Friday, March 21, 2008

Marty Allen's Story - A Real Tough Guy

Marty Allen was a tough guy. He was an athlete, a U.S. Marine, a recovering alcoholic, a tree doctor and he had ALS. He was my best friend. Marty once said, “Everytime you hear an umpire yell “play ball”, jump in and enjoy life. Play hard and play to win, but after the game, always be willing to shake your opponents hand whether you win or lose.” That's how Marty dealt with his ALS. He jumped in; he enjoyed life, he played hard and he played to win. He tried so hard to fight the ravages of ALS. He tried to live every day to its fullest. He tried to be grateful for what he had instead of mourning what he lost. He tried to inspire others with his attitude and his courage. Marty won all those battles except for the first one – he died from ALS on July 29, 2003 at the age of 55. However, while fighting this last battle, he so inspired his loved ones that they have continued the fight in his name. Marty taught his friends who travelled by his side as he lived with ALS, that just like in baseball, its not about whether you win or lose but how you play the game.

Since Marty lived and died with ALS, I have come to learn so much more about this devastating disease. I am a physical therapist and yet when Marty was diagnosed, I knew NOTHING about ALS. The sad thing is that many health care providers don't know enough about ALS. At one point, Marty was applying for medicare coverage and going before a board of doctors at a local hospital. One of the doctors, hearing his slurred speech, despite knowing his diagnosis of ALS, asked him if he were drunk. Countless times, we had to tell health care providers what ALS was, how to manage his care, and what to expect (as best we knew it). More often than we can count, we had to inform people that ALS affected his body, not his mind. If knowledge is power, Marty's fight against ALS was an uphill battle.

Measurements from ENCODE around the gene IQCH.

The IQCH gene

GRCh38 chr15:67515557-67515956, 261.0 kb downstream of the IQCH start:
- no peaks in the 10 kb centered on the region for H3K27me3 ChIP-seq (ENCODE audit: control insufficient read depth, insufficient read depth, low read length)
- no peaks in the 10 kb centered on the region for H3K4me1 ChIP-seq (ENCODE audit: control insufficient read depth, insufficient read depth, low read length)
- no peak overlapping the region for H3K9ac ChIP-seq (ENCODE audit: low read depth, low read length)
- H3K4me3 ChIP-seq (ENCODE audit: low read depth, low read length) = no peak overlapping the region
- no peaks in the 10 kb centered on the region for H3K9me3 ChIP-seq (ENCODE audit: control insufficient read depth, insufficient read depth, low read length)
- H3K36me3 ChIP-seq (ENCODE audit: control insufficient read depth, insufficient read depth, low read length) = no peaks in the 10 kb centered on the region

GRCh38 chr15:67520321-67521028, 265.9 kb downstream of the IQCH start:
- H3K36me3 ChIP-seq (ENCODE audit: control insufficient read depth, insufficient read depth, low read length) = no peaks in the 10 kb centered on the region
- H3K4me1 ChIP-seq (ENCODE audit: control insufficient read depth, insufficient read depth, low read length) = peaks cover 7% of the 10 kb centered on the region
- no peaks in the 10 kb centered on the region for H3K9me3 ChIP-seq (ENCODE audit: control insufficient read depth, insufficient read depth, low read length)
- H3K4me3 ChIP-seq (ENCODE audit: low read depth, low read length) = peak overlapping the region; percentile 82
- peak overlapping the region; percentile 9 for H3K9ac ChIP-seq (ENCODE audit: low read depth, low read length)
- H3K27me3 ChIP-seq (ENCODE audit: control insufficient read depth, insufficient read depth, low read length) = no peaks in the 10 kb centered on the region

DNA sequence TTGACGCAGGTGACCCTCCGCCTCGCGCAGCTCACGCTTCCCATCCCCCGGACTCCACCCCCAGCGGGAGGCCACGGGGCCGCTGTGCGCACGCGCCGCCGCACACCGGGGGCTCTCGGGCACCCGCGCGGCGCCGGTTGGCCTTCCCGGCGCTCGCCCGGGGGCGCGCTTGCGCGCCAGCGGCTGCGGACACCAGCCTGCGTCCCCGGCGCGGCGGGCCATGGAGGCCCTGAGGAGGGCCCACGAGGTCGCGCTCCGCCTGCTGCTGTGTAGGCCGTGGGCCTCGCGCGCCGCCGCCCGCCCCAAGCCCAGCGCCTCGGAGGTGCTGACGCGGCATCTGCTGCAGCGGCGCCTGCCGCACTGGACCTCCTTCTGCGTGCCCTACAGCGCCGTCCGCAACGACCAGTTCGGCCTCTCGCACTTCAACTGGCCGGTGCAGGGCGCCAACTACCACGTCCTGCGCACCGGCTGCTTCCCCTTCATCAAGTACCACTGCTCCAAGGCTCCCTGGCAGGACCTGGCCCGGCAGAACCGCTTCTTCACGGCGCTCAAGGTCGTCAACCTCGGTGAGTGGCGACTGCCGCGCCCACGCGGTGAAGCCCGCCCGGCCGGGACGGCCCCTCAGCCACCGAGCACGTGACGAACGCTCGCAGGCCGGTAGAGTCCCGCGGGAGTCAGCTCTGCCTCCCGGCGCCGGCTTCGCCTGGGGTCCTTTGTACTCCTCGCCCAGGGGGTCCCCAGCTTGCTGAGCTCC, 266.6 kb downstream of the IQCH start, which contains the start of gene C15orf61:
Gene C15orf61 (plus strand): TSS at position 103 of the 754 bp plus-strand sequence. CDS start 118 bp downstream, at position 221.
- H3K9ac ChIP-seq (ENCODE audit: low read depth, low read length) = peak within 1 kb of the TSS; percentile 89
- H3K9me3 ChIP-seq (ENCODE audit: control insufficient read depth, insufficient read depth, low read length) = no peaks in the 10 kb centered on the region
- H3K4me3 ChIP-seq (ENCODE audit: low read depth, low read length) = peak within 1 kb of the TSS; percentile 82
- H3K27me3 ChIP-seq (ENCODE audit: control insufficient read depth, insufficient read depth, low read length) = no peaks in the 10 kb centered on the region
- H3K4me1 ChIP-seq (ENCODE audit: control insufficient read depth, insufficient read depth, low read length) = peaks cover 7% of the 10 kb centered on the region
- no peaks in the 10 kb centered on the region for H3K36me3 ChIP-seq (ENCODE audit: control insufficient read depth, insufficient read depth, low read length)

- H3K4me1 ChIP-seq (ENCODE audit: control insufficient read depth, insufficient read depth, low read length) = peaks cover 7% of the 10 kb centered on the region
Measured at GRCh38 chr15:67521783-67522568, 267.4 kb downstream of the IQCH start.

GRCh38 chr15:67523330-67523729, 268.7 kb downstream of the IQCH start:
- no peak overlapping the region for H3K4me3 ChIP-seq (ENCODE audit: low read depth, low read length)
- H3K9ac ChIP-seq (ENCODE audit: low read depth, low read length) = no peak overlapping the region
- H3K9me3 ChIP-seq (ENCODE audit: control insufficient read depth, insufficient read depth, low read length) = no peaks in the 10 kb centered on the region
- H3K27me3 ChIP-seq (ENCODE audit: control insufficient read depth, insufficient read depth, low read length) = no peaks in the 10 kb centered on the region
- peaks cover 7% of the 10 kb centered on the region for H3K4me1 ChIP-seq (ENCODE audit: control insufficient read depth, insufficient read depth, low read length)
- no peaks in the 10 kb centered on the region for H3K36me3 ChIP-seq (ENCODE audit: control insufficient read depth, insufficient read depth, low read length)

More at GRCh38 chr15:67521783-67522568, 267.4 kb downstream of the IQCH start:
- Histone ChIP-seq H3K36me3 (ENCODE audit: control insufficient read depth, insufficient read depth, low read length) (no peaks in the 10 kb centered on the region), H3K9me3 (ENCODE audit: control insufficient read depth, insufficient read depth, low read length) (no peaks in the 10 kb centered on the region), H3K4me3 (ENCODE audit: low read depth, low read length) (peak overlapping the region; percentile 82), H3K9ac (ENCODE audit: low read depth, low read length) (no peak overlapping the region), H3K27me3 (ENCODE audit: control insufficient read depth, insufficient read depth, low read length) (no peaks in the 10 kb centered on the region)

It is ironic that Marty fought, as a U. S. Marine, for the health of his country, worked as a tree doctor for the health of the trees he so loved (sometimes using powerful chemicals), and then at the age of 52, those two things may have contributed to his losing his health and ultimately, at age 55, losing his life – the villain, ALS. He is not alone. Why? How? A state registry would allow researchers to track cause and effect and better be armed to search for a cure or way to control symptoms. Yet few states have instigated this and a national bill is being held up in the senate. ALS is an orphan diseases - little known and little revenue for research. Yet many of our veterans who have survived war time, now face the terror of being twice as likely to face a battle against ALS. In light of increased awareness of environmental issues, ALS should be in the forefront as a disease which truly seems to be the byproduct of environmental toxins. Awareness is key and YOU can help. ALS is a disease that takes young, healthy, vital people and strips their muscles away one by one until they are forced to either live out their days on a ventilator or die of respiratory failure. YOU can make a difference by the millions that you impact. Ted Koppel did that years ago with Morrie Schwartz. Advances have been made since then on “how” people live with ALS thanks to modern technology. Yet, hardly any advances have been made in a cure or public awareness of this horrible disease. As Marty's friend, I promised, I would help make sure to continue his fight against ALS. Please help us to honor those who have died and those who are living with ALS so their battle is not in vain.

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